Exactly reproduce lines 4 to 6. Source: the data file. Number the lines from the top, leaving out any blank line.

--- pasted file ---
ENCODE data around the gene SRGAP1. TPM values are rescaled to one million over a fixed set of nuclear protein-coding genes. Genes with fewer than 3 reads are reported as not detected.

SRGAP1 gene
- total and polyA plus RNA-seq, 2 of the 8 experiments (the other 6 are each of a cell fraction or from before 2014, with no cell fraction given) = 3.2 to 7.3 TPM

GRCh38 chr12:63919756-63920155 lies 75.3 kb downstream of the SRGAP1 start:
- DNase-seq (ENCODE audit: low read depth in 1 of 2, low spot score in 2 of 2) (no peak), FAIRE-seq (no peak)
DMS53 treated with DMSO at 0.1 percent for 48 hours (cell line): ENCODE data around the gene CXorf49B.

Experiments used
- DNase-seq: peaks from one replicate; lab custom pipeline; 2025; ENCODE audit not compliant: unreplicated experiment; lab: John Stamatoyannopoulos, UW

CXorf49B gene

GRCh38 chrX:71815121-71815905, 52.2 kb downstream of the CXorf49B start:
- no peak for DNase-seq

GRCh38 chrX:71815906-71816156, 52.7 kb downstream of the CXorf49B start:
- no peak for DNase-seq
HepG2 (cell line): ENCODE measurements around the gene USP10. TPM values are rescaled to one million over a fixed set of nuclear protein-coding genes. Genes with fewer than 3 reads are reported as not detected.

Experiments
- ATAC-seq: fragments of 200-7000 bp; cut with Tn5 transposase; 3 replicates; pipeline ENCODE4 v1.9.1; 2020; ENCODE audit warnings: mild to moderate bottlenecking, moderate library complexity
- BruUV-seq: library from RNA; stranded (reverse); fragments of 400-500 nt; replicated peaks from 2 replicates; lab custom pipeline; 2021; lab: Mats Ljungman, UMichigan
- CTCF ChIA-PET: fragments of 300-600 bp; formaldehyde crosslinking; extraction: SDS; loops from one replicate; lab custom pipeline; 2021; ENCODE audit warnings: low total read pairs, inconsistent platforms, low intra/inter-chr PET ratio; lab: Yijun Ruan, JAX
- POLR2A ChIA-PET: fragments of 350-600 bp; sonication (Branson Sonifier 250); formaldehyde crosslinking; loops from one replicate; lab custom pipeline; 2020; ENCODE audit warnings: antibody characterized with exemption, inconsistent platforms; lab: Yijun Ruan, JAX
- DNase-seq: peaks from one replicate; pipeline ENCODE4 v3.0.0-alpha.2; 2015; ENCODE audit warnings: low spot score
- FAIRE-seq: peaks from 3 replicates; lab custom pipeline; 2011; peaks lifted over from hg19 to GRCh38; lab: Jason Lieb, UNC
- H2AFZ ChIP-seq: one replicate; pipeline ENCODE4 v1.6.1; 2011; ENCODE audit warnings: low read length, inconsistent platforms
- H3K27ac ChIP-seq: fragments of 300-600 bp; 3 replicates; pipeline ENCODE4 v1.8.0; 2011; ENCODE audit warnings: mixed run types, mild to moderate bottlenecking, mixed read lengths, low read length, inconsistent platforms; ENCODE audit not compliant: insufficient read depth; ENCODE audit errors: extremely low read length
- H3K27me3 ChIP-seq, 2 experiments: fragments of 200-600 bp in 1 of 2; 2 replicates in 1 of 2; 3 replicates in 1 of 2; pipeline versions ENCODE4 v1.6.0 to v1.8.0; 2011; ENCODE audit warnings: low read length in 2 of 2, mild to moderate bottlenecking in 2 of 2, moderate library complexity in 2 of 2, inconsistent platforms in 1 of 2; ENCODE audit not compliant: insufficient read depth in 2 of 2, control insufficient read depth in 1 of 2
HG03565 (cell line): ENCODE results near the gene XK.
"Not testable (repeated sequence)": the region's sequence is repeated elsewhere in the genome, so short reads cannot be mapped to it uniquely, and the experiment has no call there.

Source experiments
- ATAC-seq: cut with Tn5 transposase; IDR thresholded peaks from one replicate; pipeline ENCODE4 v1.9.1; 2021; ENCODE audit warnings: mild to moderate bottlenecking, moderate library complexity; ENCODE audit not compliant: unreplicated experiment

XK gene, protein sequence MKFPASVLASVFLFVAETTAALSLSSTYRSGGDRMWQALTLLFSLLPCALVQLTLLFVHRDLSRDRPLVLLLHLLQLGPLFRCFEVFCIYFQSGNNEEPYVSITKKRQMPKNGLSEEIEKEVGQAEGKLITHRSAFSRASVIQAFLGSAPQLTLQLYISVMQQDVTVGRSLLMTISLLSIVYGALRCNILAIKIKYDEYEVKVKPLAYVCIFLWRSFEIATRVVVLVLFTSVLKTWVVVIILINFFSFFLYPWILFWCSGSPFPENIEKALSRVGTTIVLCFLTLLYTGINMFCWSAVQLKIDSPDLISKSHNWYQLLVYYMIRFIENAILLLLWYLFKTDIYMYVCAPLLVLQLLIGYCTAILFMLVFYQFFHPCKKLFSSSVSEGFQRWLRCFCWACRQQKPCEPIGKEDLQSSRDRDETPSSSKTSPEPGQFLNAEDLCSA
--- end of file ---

GRCh38 chr12:63919756-63920155 lies 75.3 kb downstream of the SRGAP1 start:
- DNase-seq (ENCODE audit: low read depth in 1 of 2, low spot score in 2 of 2) (no peak), FAIRE-seq (no peak)
DMS53 treated with DMSO at 0.1 percent for 48 hours (cell line): ENCODE data around the gene CXorf49B.